In the hoopla over whether Thomas Piketty’s data on growing global inequality are correct, an important question about how to address the problem has been obscured. Piketty describes his own global wealth tax idea as more of a “useful utopia” than a practical policy suggestion. Is there anything more plausible that can be done?
Two suggestions come to mind, at least for U.S. policy makers. The first is a progressive consumption tax. This kind of tax is already embraced by many conservative thought leaders because it is, compared with other types of taxes, economically efficient. But it is efficient in no small part because it imposes a tax on wealth. People have no way to convert their money into anything they consume without paying the tax.
As William Gale and Benjamin Harris of the Brookings Institution have pointed out, the efficiency benefits from a consumption tax occur from a combination of effects, including imposing a one-time tax on existing wealth. As they note, this tax on wealth that already been accumulated “is a major component of the efficiency gains because of the creation of a consumption tax.” The dirty little secret about consumption taxes is that their putative benefits come largely from Piketty’s core idea: a tax on wealth.
The inherent problem with a consumption tax, though, is that it is regressive, because low- and middle-income people consume a larger share of their money than high-income people do. So while a plain vanilla consumption tax would tax wealth, it would exacerbate the core problem that Piketty is worried about.
The solution to this dilemma is a progressive consumption tax, such as the X tax proposed by the late Princeton University professor David Bradford. Under the X tax, wages are subject to a progressive tax, and business cash flow is taxed at the highest wage-tax rate. The result is a consumption tax that imposes larger proportionate burdens on high-income families than on low-income ones. This version of a consumption tax would mitigate the distributional concerns but still impose a substantial tax on existing wealth. Its parameters could be adjusted to focus increasingly on the very wealthy, rather than the merely wealthy. And yet the X tax has been promoted by the conservative American Enterprise Institute, whose economists are most unlikely to embrace a simple wealth tax.
Three caveats should be noted for the record. First, the AEI economists favor imposing a consumption tax that gives generous transition relief to existing owners of capital, substantially reducing the tax on current wealth and also attenuating the efficiency benefits of the reform. Such relief is not a necessary component of the reform, however, and progressives could insist on minimizing the transition relief -- in the name of economic efficiency and to accomplish the tax on existing wealth. Second, the X tax was not originally designed to address concerns about the top 0.01 percent rather than, say, the top 10 percent, and modifying it to do so would require a stretch, albeit only one about parameters rather than, as with a wealth tax, the entire construct. Finally, the AEI economists favor imposing a progressive consumption tax as an alternative to existing forms of taxation. But such a tax could instead be added to the existing system.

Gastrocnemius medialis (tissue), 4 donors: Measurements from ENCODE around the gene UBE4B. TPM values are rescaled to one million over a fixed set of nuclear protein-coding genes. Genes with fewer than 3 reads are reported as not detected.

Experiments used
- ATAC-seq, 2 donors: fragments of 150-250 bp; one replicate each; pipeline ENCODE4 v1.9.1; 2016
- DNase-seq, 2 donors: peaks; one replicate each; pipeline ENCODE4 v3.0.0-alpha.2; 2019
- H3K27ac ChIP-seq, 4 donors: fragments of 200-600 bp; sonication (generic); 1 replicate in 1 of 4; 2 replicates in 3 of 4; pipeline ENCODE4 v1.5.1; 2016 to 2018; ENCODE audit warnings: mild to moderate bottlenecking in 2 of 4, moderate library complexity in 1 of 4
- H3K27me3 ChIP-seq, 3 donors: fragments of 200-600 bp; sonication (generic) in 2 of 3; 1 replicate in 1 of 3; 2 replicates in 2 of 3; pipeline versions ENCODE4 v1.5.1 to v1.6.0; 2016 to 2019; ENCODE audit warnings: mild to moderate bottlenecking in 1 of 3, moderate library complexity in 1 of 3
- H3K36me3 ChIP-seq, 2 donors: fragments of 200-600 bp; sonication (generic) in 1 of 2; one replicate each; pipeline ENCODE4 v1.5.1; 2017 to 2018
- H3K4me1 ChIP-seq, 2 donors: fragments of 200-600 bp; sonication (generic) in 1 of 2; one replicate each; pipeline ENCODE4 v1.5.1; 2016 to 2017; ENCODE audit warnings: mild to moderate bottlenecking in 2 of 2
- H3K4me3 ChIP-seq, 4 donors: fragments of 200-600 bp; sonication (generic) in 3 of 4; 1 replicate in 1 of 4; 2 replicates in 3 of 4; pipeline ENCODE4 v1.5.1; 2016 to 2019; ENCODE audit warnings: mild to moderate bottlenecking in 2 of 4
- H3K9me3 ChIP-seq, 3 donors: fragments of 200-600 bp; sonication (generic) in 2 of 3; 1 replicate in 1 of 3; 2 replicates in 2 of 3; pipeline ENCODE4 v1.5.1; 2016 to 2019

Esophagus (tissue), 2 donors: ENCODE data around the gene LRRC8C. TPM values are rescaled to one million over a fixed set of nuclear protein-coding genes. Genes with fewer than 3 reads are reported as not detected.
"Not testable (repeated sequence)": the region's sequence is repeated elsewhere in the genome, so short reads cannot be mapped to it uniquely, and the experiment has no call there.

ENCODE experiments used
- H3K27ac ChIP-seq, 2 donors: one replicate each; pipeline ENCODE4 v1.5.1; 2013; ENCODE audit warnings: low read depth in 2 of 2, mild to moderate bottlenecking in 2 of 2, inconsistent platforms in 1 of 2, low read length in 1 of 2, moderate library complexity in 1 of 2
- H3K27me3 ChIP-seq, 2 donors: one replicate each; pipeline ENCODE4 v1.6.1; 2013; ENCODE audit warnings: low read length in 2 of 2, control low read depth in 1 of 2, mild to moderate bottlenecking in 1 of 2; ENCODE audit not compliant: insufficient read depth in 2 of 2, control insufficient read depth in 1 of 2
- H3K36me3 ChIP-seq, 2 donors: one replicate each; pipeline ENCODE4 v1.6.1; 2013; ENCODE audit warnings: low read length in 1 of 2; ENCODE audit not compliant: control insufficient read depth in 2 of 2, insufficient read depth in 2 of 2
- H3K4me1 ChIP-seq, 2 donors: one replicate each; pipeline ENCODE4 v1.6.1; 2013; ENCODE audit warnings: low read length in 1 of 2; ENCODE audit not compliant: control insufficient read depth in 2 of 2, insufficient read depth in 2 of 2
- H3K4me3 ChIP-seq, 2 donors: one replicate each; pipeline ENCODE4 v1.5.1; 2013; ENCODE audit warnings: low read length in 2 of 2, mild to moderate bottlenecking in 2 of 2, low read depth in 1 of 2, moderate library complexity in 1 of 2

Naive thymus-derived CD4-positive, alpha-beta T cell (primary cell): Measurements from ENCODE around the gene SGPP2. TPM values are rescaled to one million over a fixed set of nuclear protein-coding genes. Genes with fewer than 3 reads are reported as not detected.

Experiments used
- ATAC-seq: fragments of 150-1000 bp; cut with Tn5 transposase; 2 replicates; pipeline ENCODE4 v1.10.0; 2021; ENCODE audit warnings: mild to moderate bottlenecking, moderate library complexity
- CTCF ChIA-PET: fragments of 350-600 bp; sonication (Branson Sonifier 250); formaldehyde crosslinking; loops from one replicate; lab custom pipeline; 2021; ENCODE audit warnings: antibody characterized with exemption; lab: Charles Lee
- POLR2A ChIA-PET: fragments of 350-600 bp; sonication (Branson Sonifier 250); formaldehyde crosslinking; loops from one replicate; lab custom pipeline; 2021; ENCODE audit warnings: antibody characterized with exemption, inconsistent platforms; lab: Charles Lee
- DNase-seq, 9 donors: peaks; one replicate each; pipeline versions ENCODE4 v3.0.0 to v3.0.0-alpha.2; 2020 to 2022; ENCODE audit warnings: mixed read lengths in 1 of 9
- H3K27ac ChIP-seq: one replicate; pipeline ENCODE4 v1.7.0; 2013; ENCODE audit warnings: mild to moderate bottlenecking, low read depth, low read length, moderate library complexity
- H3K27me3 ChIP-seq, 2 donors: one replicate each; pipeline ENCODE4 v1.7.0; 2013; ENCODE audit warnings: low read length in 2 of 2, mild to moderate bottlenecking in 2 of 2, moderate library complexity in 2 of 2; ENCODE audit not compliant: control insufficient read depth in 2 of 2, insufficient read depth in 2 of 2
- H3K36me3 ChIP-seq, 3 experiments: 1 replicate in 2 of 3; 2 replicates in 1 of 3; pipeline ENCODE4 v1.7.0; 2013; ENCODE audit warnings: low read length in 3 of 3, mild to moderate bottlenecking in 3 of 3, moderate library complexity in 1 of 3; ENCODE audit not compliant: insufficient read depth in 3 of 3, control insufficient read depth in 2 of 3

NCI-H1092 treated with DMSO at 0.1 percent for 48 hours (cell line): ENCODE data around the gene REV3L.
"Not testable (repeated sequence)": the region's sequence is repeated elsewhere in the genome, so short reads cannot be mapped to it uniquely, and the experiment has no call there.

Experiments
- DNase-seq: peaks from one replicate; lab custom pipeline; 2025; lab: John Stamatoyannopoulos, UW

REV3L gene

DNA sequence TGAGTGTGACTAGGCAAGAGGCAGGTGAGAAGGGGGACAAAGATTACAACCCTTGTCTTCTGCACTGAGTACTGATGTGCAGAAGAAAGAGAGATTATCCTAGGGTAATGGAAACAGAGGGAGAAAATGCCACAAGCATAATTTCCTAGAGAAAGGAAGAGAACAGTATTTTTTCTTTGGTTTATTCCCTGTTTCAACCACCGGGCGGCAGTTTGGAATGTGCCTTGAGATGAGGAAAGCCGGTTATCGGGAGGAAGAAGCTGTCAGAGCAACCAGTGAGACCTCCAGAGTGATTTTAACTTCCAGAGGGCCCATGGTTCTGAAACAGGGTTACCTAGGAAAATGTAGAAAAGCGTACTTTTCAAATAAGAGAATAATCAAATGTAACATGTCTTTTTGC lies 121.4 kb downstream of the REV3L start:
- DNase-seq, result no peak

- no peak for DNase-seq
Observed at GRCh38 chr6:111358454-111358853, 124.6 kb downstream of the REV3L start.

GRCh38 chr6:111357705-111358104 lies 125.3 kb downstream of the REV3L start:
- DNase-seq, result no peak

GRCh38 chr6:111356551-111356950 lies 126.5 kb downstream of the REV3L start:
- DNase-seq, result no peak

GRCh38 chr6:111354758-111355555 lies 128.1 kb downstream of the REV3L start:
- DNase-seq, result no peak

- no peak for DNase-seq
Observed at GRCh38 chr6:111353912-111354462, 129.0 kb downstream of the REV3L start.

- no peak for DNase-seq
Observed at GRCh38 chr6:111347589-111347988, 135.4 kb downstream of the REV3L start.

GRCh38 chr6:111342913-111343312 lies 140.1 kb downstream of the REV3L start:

Another idea to address growing concentrations of assets that would be more practical in the U.S. than a global wealth tax would be to shift the U.S. estate tax to an inheritance tax. The difference between the two is crucial: While an estate tax imposes the same tax burden on bequests regardless of how many people receive them and therefore regardless of the impact on wealth inequality, an inheritance tax creates an incentive to split large estates up among a larger number of beneficiaries, thereby lessening inequality over time.
Consider as an example a $50 million estate. Under the estate tax, that $50 million is subject to the same tax regardless of whether it is bequeathed entirely to one person or dispersed among 10. Under an inheritance tax, by contrast, the $50 million inherited by one person in the former case would be taxed at a much higher rate than the $5 million inherited by each of 10 people in the latter.
Neither a progressive consumption tax nor an inheritance tax may be politically viable in the U.S. at the moment, but everything in life is relative. Compared with a global wealth tax, they seem eminently doable.
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